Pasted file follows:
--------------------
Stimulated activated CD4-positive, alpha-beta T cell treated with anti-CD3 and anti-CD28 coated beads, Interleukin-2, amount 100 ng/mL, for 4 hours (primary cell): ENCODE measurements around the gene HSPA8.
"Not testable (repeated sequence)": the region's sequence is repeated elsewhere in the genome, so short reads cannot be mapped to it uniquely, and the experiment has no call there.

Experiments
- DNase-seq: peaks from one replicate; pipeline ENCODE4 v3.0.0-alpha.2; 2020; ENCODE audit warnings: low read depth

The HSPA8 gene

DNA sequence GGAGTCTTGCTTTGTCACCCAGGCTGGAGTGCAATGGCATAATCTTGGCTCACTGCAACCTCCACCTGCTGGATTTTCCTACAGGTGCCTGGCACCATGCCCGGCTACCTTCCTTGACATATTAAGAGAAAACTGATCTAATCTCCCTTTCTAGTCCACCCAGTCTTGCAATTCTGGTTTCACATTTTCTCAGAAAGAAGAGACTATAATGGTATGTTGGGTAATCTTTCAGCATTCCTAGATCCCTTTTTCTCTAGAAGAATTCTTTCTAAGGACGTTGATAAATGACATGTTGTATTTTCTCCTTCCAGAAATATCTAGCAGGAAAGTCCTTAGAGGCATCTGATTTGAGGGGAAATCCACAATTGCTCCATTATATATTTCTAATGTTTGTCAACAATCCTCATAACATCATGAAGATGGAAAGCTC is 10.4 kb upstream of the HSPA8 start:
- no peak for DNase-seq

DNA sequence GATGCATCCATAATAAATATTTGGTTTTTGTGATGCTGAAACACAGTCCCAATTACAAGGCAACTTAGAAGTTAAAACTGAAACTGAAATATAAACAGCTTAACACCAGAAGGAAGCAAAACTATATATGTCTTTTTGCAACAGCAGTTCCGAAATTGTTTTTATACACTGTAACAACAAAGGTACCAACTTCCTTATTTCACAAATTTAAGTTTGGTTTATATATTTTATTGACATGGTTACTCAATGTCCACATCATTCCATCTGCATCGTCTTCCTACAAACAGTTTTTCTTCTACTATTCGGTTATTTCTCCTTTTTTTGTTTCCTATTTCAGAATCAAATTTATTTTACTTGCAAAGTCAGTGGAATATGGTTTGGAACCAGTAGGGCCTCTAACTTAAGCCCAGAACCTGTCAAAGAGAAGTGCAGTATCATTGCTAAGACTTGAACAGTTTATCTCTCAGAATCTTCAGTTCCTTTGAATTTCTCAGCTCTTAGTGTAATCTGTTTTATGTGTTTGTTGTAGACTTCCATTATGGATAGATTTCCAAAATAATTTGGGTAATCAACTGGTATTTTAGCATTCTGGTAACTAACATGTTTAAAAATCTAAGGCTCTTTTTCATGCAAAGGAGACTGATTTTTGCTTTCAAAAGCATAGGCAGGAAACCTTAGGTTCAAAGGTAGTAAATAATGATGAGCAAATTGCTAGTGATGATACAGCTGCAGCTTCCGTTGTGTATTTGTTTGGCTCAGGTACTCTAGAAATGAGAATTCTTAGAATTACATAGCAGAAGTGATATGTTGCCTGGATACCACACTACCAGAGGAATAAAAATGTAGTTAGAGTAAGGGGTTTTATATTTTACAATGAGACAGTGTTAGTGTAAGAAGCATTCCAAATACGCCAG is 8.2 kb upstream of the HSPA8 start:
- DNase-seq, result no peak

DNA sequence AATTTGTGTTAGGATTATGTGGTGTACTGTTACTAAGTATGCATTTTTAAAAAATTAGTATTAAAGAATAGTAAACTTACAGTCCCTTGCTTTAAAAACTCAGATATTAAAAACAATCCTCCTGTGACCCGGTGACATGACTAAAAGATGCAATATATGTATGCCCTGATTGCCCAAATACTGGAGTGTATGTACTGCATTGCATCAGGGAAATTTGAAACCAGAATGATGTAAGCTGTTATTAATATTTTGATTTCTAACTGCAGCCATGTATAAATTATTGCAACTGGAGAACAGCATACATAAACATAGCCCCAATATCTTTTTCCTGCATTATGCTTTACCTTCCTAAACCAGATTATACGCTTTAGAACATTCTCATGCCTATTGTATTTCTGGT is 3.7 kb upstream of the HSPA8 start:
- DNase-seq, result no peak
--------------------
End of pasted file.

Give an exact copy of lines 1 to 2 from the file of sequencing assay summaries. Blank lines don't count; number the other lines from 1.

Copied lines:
Stimulated activated CD4-positive, alpha-beta T cell treated with anti-CD3 and anti-CD28 coated beads, Interleukin-2, amount 100 ng/mL, for 4 hours (primary cell): ENCODE measurements around the gene HSPA8.
"Not testable (repeated sequence)": the region's sequence is repeated elsewhere in the genome, so short reads cannot be mapped to it uniquely, and the experiment has no call there.